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Florence's Family Album
By Florence Holub
Editor's Note: This essay, by Voice contributor Florence Holub, 86, was originally published in June 1992, a little more than a month after the acquittal of four white Los Angeles police officers accused in the brutal beating of black motorist Rodney King.
The terrible events in Los Angeles last month made one wonder if brotherhood and justice are actually attainable goals. The Rodney King verdict certainly smelled of racism, and without the videotape the truth of the incident might never have come to light.
For me, the tape served as an agonizing reminder of the brutal treatment my younger brother, Warde, received 20 years ago at the hands of two members of the San Francisco Police Department.
Prior to this incident, my brother had never been in trouble with the law or involved in violence of any kind. He was attractive and good-natured--everyone's friend. He had served in the Navy during World War II, married his childhood sweetheart, and fathered two beautiful daughters. Trained as a carpenter, he worked with our father in a small construction company, which built and remodeled many Noe Valley homes. In 1971, at the age of 49, Warde Mickelson was enjoying a busy social life and lots of partying. He thought the good times would go on forever.
But he did have a drinking problem. And one fateful night, after over-indulging and then driving in an erratic manner, he was stopped by two policemen. He had shown poor judgment, of course, but I cannot believe that he deserved what he got. He was pulled out of his car, handcuffed, and beaten on the skull with billy clubs by two armed officers who could have subdued one unarmed inebriate with ease.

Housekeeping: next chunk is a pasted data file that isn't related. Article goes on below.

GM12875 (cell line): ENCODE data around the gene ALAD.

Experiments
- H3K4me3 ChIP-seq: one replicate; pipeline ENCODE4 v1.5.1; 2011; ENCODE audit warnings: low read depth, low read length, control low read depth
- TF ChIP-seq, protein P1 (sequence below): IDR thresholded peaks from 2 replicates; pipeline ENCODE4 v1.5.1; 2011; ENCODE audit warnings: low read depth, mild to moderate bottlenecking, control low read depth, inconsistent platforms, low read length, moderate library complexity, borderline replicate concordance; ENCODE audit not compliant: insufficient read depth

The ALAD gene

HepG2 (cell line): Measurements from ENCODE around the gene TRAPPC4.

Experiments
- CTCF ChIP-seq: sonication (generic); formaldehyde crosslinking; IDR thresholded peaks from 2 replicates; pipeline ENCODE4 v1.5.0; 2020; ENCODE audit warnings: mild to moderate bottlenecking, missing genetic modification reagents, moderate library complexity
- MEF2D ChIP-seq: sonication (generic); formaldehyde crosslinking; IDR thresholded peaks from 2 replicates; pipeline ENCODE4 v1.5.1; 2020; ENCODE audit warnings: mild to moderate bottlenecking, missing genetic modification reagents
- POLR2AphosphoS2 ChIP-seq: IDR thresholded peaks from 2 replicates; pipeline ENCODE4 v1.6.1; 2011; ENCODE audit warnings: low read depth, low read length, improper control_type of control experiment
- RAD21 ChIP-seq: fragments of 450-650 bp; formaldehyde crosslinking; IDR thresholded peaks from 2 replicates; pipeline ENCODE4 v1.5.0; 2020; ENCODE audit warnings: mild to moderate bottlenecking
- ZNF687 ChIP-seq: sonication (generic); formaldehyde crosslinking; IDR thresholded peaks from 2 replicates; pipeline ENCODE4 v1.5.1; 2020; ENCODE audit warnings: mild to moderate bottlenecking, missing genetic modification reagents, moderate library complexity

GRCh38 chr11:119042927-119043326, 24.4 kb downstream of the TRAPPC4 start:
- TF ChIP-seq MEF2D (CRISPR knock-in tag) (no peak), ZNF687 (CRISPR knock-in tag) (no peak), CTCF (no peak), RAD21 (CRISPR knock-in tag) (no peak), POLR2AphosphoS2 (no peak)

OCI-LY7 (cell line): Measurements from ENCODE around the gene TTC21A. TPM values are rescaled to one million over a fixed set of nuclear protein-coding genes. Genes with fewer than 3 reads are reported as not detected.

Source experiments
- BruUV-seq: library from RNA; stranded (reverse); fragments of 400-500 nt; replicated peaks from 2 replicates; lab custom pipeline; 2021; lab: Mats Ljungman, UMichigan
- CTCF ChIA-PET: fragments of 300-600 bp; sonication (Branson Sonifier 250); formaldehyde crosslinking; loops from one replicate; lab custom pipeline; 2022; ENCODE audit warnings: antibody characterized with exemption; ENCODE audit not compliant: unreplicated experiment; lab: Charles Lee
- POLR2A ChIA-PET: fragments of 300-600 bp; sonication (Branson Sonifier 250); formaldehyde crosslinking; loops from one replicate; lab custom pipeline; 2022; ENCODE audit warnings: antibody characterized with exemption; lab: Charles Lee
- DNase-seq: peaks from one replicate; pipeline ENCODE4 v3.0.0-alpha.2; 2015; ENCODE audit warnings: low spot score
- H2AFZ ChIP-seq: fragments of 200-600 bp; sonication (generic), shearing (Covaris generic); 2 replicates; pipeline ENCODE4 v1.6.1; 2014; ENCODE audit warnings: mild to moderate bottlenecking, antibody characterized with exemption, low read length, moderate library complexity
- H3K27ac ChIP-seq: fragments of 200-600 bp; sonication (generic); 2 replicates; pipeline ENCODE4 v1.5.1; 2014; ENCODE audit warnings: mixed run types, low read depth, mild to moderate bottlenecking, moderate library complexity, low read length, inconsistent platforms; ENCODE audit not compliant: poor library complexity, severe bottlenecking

This beating did irreparable damage, although it was not immediately apparent. Several weeks after the incident, Warde's daughter realized that something was wrong when, one morning at breakfast, her father failed to recognize his wife of many years. He was hospitalized, and the doctors, suspecting a brain tumor, decided to operate. No tumor was found, however. Instead, the doctors discovered a buildup of fluids and "dead blood."
To relieve the pressure on his brain, they inserted a shunt--a tube for expelling excess fluid. They told us that in a few weeks Warde would be mentally back to where he had been before the surgery. Unfortunately, that didn't happen, and he was transferred to Laguna Honda Hospital to convalesce.
Physically, my brother looked well enough, but now he was obsessed with the incident--the beating and the court procedure that followed. Confusing Laguna Honda with the Hall of Justice, he insisted upon being escorted through the halls of the hospital so that he could locate the courtroom in which he was required to appear. Day after day we repeated this search, until we were able to convince him of his true whereabouts and the fact that the court case was indeed over.
Warde didn't seem to know much else, however. He wasn't sure who I was, but he knew I had a familiar face. He did recognize his daughters, but he was shocked to see that they were all grown up. We came to realize that 20 years of memory storage had been obliterated, in addition to his short-term memory. His brain had been so traumatized by the blows that he would never again be able to function well.